8:30 am - 9:30 am
9:30 am - 10:00 am
10:30 am - 11:30 am
By: Andreas Tönne. Andreas Tönne is vice president of Georg Heeg eK. He holds a diploma degree in computer science (Univ. Dortmund). Andreas is responsible for consulting services, project management and product development at Georg Heeg.
Smalltalk projects show a stunning success rate, close to 100% from the author's personal experience, while the industry average is around 40% or worse. Experienced Smalltalk developers usually do not even consider failure as a possible project outcome. Yet it is hard to communicate the reasons for this unique success rate to the non-Smalltalk market. Technical qualities of Smalltalk systems and its combination of a pure-OO system with strong, dynamic typing are used to explain the power of Smalltalk. But this is hardly a satisfactory reason for the huge difference in project success between say Java and Smalltalk. And it is a technical explanation which non-Smalltalkers do not listen to.
In this talk, we present an explanation of the success rate that is founded on one unique quality of Smalltalk: Smalltalk inspires to good modelling. Smalltalk models capture more precisely, deeper and closer to the thinking of the customer the customer's requirements. Many aspects of why this is made possible by Smalltalk (both the language and its development system take a role here) have inspired the industry over two decades but Smalltalks modelling powers stand unchallenged.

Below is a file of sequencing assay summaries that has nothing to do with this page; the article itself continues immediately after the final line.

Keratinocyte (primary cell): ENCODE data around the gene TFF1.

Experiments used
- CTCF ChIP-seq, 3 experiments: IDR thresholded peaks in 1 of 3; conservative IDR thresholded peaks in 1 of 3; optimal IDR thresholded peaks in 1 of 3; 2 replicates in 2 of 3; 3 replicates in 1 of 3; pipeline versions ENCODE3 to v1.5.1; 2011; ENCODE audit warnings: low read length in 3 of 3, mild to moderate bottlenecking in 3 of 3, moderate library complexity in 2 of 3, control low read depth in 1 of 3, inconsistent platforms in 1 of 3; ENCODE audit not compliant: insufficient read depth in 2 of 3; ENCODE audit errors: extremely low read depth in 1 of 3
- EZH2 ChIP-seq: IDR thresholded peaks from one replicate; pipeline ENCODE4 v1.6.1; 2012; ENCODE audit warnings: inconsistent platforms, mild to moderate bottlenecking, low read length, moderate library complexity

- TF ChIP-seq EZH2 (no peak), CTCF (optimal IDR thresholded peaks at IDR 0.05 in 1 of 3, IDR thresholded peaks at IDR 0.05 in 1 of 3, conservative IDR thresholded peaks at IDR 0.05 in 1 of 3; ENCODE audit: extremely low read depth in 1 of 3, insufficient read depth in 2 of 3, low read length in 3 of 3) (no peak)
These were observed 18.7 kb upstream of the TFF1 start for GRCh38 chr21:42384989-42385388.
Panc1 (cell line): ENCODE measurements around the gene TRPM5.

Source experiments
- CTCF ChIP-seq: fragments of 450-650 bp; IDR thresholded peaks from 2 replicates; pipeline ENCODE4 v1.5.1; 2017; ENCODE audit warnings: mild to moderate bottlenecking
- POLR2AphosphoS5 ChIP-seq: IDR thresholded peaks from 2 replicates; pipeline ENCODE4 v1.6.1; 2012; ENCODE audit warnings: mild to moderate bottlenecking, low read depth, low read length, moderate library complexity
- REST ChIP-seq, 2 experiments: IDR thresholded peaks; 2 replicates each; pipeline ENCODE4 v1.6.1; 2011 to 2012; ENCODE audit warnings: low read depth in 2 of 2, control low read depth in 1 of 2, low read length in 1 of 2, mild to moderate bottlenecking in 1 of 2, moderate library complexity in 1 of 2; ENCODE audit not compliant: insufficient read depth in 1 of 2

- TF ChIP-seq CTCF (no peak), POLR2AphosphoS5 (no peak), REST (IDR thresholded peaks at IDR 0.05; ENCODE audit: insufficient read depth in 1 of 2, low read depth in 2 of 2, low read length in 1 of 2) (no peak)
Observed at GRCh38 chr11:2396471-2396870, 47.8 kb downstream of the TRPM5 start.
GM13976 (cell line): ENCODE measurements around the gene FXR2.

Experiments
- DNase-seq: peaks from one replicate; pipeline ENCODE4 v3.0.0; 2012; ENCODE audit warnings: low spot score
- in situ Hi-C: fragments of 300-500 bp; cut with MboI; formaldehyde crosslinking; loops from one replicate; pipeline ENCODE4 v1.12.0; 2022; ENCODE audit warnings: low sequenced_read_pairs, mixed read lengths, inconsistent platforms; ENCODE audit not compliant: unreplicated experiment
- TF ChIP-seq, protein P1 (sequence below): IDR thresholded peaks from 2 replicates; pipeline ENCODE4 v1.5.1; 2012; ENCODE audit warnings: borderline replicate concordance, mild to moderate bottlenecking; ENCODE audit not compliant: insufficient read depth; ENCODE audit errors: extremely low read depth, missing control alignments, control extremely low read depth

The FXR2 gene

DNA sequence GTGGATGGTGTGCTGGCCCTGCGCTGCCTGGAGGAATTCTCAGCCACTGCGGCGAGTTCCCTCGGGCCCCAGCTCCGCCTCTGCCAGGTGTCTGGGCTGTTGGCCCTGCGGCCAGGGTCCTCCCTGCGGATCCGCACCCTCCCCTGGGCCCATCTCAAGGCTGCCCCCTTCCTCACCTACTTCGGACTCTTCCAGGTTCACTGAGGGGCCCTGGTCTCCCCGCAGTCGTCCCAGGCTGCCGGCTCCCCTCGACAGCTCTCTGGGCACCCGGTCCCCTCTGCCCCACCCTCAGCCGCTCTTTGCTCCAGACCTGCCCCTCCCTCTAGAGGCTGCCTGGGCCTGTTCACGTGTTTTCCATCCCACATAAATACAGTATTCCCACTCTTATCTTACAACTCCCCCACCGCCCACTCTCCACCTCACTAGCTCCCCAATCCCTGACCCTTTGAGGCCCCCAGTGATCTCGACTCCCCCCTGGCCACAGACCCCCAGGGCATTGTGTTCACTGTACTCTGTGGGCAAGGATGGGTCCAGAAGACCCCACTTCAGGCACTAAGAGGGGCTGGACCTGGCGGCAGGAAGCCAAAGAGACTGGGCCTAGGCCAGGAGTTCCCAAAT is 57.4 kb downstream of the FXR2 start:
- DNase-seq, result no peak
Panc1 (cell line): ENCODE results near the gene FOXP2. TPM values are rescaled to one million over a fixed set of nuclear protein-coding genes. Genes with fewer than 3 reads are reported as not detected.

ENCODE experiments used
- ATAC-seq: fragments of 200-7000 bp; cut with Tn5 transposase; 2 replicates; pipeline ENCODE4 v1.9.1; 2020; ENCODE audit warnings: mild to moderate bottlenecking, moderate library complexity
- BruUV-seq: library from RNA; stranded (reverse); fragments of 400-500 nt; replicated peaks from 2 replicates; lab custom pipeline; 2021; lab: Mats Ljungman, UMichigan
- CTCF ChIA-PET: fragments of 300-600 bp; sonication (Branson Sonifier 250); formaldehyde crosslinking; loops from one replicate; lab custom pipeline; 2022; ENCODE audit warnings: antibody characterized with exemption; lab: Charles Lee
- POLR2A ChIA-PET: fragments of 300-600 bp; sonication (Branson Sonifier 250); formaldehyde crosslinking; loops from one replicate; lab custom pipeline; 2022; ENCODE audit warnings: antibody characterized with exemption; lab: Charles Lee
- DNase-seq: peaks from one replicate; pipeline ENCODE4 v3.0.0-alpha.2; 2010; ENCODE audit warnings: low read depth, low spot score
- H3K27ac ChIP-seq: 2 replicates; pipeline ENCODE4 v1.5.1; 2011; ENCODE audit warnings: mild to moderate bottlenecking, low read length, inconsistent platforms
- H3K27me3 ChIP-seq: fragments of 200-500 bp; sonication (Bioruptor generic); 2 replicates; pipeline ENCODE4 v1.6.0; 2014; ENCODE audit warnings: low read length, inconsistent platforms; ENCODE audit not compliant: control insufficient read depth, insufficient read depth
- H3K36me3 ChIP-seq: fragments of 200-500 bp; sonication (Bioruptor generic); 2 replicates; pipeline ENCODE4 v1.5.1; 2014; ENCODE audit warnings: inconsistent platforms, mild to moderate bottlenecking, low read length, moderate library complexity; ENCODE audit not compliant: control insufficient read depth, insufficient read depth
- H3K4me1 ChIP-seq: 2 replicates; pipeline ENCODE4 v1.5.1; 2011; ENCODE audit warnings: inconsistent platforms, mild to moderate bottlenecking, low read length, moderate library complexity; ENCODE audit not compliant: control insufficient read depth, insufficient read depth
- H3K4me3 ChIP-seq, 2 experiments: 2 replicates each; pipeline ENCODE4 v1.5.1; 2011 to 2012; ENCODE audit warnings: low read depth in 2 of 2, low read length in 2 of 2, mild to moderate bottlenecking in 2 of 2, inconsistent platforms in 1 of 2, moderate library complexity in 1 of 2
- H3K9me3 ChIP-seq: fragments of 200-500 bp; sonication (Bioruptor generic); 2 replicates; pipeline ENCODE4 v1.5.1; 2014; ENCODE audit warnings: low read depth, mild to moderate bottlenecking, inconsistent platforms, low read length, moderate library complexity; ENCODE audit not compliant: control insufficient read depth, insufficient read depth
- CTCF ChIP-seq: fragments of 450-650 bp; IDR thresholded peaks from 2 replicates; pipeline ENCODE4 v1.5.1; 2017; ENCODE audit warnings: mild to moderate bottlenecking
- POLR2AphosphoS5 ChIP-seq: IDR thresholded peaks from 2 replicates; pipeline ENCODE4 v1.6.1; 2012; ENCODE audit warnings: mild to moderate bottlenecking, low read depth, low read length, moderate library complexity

We present exploratory modelling as an agile modelling process that summarizes these modelling powers to build high quality models and achieve customer satisfaction very early in a project. The process is founded in an identification of modelling and programming language and its steps are built on iterative modelling and continuous experimentation. We show one exploratory modelling project at SAP as a brief example.
11:30 am - 12:00 pm
By: Julien Bourdon. Julien Bourdon is a member of Planète Sciences since 2003 where he contributes to several educational projects geared toward education to robotics and information technologies and will start a PhD in social informatics at the university of Kyoto (Japan) from 2008. This presentation will be given in collaboration with Séverin Lemaignan, in charge of pedagogical tools at the robotics department of Planète Sciences and Serge Stinckwich, researcher at the university of Caen.
SqueakBot is a project developed by Planète Sciences (a French non-profit organisation aiming to develop scientific and technical practices amongst youth) in the scope of a new educational platform, containing both hardware and software to make youth discover robotics in a stimulating environment leaving a large space for autonomy. SqueakBot aims at the same time to control small size hardware devices, with limited resources, and to simulate them in a virtual environment based on eToys. This is a running project which has already been presented in the C5 conference (Serge Stinckwich, Severin Lemaignan, Samir Saidani, "SqueakBot : a Pedagogical Robotic Platform," c5, pp. 137-144, Fifth International Conference on Creating, Connecting and Collaborating through Computing (C5 '07), 2007) and during the ESUG Awards 2006.
13h30 pm - 18h30
18:30 pm - 21:30 pm
The competitors for the ESUG award will show their projects